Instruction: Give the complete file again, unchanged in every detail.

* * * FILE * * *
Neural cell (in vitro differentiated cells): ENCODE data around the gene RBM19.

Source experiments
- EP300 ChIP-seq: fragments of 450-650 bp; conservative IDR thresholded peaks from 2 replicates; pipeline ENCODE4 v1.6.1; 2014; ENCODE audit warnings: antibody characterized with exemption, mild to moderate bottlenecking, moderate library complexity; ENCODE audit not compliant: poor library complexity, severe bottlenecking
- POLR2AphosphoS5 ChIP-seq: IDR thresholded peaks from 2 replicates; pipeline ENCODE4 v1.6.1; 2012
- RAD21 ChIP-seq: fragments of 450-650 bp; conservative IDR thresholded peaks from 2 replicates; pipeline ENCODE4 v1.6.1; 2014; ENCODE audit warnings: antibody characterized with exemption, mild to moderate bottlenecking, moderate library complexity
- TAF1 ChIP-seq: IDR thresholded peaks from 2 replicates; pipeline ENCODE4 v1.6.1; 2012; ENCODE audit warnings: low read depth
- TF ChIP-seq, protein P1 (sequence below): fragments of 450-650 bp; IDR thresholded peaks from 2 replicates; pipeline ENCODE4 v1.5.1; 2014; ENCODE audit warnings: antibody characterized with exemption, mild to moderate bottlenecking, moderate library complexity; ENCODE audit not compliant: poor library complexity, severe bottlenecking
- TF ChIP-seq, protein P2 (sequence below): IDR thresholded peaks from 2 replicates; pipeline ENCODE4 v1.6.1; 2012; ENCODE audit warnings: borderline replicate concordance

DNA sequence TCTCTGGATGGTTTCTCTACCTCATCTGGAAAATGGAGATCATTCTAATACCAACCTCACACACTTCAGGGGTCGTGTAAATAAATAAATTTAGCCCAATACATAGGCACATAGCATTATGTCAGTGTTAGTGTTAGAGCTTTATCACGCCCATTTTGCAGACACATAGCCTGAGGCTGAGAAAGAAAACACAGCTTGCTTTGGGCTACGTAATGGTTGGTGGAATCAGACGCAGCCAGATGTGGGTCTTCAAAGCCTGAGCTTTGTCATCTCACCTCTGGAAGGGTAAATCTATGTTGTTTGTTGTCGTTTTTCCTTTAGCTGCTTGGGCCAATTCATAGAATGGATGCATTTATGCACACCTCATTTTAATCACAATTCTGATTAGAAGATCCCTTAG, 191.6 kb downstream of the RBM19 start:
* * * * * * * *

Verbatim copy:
Neural cell (in vitro differentiated cells): ENCODE data around the gene RBM19.

Source experiments
- EP300 ChIP-seq: fragments of 450-650 bp; conservative IDR thresholded peaks from 2 replicates; pipeline ENCODE4 v1.6.1; 2014; ENCODE audit warnings: antibody characterized with exemption, mild to moderate bottlenecking, moderate library complexity; ENCODE audit not compliant: poor library complexity, severe bottlenecking
- POLR2AphosphoS5 ChIP-seq: IDR thresholded peaks from 2 replicates; pipeline ENCODE4 v1.6.1; 2012
- RAD21 ChIP-seq: fragments of 450-650 bp; conservative IDR thresholded peaks from 2 replicates; pipeline ENCODE4 v1.6.1; 2014; ENCODE audit warnings: antibody characterized with exemption, mild to moderate bottlenecking, moderate library complexity
- TAF1 ChIP-seq: IDR thresholded peaks from 2 replicates; pipeline ENCODE4 v1.6.1; 2012; ENCODE audit warnings: low read depth
- TF ChIP-seq, protein P1 (sequence below): fragments of 450-650 bp; IDR thresholded peaks from 2 replicates; pipeline ENCODE4 v1.5.1; 2014; ENCODE audit warnings: antibody characterized with exemption, mild to moderate bottlenecking, moderate library complexity; ENCODE audit not compliant: poor library complexity, severe bottlenecking
- TF ChIP-seq, protein P2 (sequence below): IDR thresholded peaks from 2 replicates; pipeline ENCODE4 v1.6.1; 2012; ENCODE audit warnings: borderline replicate concordance

DNA sequence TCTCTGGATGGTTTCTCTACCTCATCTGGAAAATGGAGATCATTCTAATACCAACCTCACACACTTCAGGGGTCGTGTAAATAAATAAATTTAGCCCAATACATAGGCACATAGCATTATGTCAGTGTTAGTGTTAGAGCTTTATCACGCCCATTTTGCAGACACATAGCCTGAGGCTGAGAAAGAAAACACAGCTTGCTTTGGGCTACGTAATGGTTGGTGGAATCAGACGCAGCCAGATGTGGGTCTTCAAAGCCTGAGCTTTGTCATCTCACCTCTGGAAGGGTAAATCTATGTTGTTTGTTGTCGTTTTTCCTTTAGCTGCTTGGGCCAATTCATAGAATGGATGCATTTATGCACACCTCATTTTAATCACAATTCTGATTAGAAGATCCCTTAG, 191.6 kb downstream of the RBM19 start: